“Fixing it will be a challenge,” Evermore said, adding that one solution would be for Congress to allow workers to choose whether they want to receive PUA or traditional unemployment benefits. “People are really missing something. “
Many of the affected workers are actors, musicians, and writers, which is why more than three dozen entertainment industry organizations, including the Screen Actors Guild-American Federation of Television and Radio Artists, have pushed for a change. Hundreds of workers have joined Facebook groups to draw attention to the cause, and an online petition has garnered more than 10,000 signatures.
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The issue has also caught the attention of lawmakers, including Representative Adam Schiff, D-Calif., Who, along with 20 other House members, sent a May 8 letter to congressional leaders asking for a solution in the part of the next COVID-19 aid program.
But it’s unclear if that will be a priority when lawmakers return to Washington this week. Congress is still debating other assistance measures, including whether to extend the $ 600 a week that many workers receive in addition to their unemployment benefits, a benefit which is scheduled to end on July 31. . measures in many states, such as moratoriums on evictions – add the urgency of a legislative solution to ensure concert workers get the benefits they deserve, lawyers say.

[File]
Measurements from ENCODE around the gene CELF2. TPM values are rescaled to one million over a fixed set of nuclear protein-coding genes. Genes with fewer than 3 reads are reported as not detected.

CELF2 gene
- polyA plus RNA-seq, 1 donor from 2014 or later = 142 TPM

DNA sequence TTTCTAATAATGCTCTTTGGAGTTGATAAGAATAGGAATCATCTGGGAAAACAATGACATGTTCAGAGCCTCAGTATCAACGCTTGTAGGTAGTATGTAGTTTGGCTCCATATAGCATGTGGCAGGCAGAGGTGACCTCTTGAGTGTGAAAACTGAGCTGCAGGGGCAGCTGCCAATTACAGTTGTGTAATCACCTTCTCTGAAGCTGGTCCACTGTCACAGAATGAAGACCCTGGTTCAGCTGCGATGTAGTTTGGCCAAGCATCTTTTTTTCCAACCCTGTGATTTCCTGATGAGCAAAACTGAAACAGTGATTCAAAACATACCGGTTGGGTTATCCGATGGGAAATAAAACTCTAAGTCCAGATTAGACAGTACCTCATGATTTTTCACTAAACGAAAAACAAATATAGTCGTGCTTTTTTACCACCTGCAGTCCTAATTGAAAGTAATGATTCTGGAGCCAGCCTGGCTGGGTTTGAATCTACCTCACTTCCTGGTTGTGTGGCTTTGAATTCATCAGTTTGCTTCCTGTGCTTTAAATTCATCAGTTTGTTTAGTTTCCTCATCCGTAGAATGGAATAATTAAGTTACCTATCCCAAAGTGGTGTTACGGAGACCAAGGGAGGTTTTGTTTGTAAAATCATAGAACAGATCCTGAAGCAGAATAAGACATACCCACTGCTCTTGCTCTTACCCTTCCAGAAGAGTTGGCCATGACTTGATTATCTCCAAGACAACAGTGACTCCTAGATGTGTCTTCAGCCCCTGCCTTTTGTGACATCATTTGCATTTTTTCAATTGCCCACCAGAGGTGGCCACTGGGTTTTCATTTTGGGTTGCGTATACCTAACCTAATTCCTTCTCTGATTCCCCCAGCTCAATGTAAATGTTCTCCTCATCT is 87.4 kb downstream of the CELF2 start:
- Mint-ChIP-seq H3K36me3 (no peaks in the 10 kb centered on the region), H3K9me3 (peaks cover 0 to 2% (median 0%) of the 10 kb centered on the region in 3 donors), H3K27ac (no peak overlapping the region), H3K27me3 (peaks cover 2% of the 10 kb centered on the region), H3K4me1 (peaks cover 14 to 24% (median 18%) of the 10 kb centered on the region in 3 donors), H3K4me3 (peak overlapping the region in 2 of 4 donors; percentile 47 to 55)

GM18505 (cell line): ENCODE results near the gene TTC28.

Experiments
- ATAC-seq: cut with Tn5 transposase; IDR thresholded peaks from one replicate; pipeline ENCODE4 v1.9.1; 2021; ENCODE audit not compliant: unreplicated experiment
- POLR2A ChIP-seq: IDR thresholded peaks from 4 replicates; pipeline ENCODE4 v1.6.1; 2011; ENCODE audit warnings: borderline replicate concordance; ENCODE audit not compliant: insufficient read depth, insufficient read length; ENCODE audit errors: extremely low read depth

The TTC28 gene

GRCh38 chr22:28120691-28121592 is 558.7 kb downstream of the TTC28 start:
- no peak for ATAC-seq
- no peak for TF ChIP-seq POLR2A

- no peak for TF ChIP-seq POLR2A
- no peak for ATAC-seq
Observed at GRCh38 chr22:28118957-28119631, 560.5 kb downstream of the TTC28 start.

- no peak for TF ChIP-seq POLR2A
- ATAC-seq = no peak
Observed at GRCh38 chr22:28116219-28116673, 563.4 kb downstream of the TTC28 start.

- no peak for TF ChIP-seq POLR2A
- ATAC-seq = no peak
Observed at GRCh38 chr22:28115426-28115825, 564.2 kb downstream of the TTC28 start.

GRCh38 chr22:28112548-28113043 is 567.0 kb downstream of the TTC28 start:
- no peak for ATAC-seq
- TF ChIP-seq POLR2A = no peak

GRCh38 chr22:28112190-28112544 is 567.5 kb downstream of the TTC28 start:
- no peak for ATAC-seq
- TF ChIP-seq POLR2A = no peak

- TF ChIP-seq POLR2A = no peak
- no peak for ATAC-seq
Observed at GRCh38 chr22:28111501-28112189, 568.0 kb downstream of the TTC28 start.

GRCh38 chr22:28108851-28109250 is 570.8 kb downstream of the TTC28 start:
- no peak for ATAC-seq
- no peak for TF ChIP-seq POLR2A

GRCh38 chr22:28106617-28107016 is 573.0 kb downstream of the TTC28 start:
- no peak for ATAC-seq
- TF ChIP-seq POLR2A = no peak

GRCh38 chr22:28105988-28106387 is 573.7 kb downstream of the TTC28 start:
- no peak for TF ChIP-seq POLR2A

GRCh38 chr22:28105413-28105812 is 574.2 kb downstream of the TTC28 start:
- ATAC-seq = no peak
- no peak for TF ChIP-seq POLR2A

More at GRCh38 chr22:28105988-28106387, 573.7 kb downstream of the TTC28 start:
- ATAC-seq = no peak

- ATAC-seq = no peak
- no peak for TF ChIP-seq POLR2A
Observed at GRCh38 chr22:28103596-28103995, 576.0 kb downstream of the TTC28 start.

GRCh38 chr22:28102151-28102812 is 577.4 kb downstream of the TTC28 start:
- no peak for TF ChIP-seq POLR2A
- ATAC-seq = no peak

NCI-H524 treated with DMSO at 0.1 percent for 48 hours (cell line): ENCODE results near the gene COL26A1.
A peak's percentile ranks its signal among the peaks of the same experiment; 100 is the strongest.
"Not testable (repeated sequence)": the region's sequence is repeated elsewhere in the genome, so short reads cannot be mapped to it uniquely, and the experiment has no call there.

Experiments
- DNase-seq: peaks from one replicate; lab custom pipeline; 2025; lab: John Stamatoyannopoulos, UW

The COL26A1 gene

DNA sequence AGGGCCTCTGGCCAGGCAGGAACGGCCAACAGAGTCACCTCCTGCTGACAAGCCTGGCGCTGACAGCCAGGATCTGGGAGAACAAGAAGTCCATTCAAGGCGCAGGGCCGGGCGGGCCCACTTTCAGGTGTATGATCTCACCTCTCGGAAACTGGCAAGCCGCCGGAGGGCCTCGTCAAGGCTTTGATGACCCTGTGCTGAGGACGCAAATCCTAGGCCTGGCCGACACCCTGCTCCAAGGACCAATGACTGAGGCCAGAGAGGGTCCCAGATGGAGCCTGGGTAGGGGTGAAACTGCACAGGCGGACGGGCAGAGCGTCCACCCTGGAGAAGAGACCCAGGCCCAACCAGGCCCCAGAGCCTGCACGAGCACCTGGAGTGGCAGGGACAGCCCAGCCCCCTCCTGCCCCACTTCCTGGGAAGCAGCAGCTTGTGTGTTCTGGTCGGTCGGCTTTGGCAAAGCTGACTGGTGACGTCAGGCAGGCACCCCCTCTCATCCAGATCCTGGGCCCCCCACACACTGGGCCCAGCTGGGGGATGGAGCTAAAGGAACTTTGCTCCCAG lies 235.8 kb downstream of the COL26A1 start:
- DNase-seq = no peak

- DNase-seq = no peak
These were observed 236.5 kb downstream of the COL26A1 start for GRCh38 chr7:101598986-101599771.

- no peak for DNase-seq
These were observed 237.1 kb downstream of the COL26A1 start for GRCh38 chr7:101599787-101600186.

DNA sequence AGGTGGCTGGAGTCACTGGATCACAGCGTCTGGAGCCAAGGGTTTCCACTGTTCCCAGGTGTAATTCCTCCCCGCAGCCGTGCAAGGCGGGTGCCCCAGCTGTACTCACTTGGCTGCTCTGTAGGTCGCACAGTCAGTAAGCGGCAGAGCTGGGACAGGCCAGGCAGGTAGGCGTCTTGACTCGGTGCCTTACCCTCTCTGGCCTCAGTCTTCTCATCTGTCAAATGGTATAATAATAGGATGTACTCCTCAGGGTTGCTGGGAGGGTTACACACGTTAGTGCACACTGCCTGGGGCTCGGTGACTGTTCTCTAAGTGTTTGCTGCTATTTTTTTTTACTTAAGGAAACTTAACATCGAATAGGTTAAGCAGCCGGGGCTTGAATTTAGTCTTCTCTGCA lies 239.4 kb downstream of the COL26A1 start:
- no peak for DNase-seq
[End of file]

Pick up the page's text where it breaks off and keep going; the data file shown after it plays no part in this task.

“This money makes the difference between being able to pay the rent or not, to shop for groceries or not, to feed your family or not – it’s a very big deal,” said Jordan Bromley, a lawyer specializing in entertainment in Los Angeles and member of the music board. Coalition of artists, an artists’ rights group.
Bromley estimated, based on union membership figures, that more than 100,000 Californian musicians could be excluded from PUA performances because they have income mixes that disqualify them.
“The music industry was one of the first to stop, and we will be the last to start,” he said. “We’re looking into the summer of 2021 before the industry is fully engaged again, and it’s a full revenue stream for almost all of these artists that’s gone, so these perks are their only relief. “
When the music industry closed in March, 41-year-old Andrea Black from Maine lost all of his work as a tour bus driver for groups. She applied for unemployment assistance, assuming that the amount she would get would be based on all the jobs she had held as a self-employed entrepreneur the previous year. But it turned out that one of the groups she worked for paid her around $ 10,000 via a W-2, which was enough to exclude her from PUA.